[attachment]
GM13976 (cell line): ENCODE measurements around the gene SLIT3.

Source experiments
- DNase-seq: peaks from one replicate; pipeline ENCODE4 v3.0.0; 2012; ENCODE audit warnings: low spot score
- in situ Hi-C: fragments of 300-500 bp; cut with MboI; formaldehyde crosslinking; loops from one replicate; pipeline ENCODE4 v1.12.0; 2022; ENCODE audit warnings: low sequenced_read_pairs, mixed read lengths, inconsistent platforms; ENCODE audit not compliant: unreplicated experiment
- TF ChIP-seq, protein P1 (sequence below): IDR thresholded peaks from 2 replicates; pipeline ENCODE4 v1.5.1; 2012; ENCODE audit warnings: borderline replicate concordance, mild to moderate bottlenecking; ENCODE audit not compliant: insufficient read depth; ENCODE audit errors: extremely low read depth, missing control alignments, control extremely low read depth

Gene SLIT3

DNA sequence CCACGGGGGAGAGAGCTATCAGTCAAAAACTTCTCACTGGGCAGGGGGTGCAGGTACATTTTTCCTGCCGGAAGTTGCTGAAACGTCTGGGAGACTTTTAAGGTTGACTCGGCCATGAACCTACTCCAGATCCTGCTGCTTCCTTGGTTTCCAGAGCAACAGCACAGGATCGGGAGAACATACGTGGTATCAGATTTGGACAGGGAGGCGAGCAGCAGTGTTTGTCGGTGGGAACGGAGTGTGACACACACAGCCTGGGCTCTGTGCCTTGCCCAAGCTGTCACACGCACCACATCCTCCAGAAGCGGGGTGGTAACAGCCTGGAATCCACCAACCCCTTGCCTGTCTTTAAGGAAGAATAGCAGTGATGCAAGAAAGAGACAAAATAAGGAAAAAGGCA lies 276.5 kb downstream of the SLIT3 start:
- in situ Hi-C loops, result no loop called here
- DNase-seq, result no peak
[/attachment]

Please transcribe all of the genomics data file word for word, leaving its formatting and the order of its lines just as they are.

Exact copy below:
GM13976 (cell line): ENCODE measurements around the gene SLIT3.

Source experiments
- DNase-seq: peaks from one replicate; pipeline ENCODE4 v3.0.0; 2012; ENCODE audit warnings: low spot score
- in situ Hi-C: fragments of 300-500 bp; cut with MboI; formaldehyde crosslinking; loops from one replicate; pipeline ENCODE4 v1.12.0; 2022; ENCODE audit warnings: low sequenced_read_pairs, mixed read lengths, inconsistent platforms; ENCODE audit not compliant: unreplicated experiment
- TF ChIP-seq, protein P1 (sequence below): IDR thresholded peaks from 2 replicates; pipeline ENCODE4 v1.5.1; 2012; ENCODE audit warnings: borderline replicate concordance, mild to moderate bottlenecking; ENCODE audit not compliant: insufficient read depth; ENCODE audit errors: extremely low read depth, missing control alignments, control extremely low read depth

Gene SLIT3

DNA sequence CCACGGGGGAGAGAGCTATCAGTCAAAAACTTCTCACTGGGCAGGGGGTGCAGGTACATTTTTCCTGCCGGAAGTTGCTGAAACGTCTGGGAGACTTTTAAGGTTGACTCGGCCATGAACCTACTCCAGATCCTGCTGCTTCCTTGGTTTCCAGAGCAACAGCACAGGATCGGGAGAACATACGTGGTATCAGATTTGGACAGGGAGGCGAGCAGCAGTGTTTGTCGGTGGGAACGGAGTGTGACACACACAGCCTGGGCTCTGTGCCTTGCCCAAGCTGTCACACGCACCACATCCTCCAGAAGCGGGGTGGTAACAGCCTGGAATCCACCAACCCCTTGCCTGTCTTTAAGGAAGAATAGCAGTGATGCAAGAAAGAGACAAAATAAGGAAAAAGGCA lies 276.5 kb downstream of the SLIT3 start:
- in situ Hi-C loops, result no loop called here
- DNase-seq, result no peak